During the process of aging, an organism accumulates damage to its macromolecules, cells, tissues, and organs. Specifically, aging is characterized as and thought to be caused by "genomic instability, telomere attrition, epigenetic alterations, loss of proteostasis, deregulated nutrient sensing, mitochondrial dysfunction, cellular senescence, stem cell exhaustion, and altered intercellular communication."[7] Oxidation damage to cellular contents caused by free radicals is believed to contribute to aging as well.[8][9]

The longest documented human lifespan is 122 years 164 days, the case of Jeanne Calment who according to records was born in 1875 and died in 1997, whereas the maximum lifespan of a wildtype mouse, commonly used as a model in research on aging, is about three years.[10] Genetic differences between humans and mice that may account for these different aging rates include differences in efficiency of DNA repair, antioxidant defenses, energy metabolism, proteostasis maintenance, and recycling mechanisms such as autophagy.[11]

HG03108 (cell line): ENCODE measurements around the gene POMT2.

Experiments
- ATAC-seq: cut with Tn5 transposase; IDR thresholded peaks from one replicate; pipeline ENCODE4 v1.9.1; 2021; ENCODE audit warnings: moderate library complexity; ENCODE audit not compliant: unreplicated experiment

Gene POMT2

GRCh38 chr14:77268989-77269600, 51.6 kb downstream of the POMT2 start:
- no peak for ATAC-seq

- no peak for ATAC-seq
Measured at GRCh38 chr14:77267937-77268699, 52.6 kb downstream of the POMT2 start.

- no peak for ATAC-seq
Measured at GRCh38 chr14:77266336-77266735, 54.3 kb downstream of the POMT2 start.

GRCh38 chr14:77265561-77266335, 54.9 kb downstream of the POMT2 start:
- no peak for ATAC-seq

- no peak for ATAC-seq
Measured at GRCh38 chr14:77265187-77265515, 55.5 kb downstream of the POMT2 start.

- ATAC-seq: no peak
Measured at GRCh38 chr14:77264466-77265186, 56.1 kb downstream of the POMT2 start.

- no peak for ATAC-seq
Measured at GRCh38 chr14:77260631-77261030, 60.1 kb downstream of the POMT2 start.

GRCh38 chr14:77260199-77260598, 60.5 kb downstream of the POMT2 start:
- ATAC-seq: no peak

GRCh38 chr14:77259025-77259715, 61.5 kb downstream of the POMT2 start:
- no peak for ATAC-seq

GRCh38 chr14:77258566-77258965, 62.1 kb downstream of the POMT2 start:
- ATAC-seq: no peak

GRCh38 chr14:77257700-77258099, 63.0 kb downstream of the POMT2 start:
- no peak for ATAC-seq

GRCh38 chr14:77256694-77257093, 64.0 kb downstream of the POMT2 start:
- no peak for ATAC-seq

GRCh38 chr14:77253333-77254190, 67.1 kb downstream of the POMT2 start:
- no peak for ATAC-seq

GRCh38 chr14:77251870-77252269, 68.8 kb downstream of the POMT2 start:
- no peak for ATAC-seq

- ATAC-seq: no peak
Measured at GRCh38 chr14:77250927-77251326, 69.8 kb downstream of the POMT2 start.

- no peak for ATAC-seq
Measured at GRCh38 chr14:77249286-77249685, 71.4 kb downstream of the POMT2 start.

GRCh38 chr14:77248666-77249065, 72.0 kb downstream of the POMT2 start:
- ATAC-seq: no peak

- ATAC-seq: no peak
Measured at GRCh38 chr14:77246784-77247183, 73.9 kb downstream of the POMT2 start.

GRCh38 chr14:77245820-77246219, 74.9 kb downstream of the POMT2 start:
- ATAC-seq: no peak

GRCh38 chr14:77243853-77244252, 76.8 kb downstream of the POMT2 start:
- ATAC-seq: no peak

The average life expectancy in a population is lowered by infant and child mortality, which are frequently linked to infectious diseases or nutrition problems. Later in life, vulnerability to accidents and age-related chronic disease such as cancer or cardiovascular disease play an increasing role in mortality. Extension of life expectancy and lifespan can often be achieved by access to improved medical care, vaccinations, good diet, exercise, and avoidance of hazards such as smoking.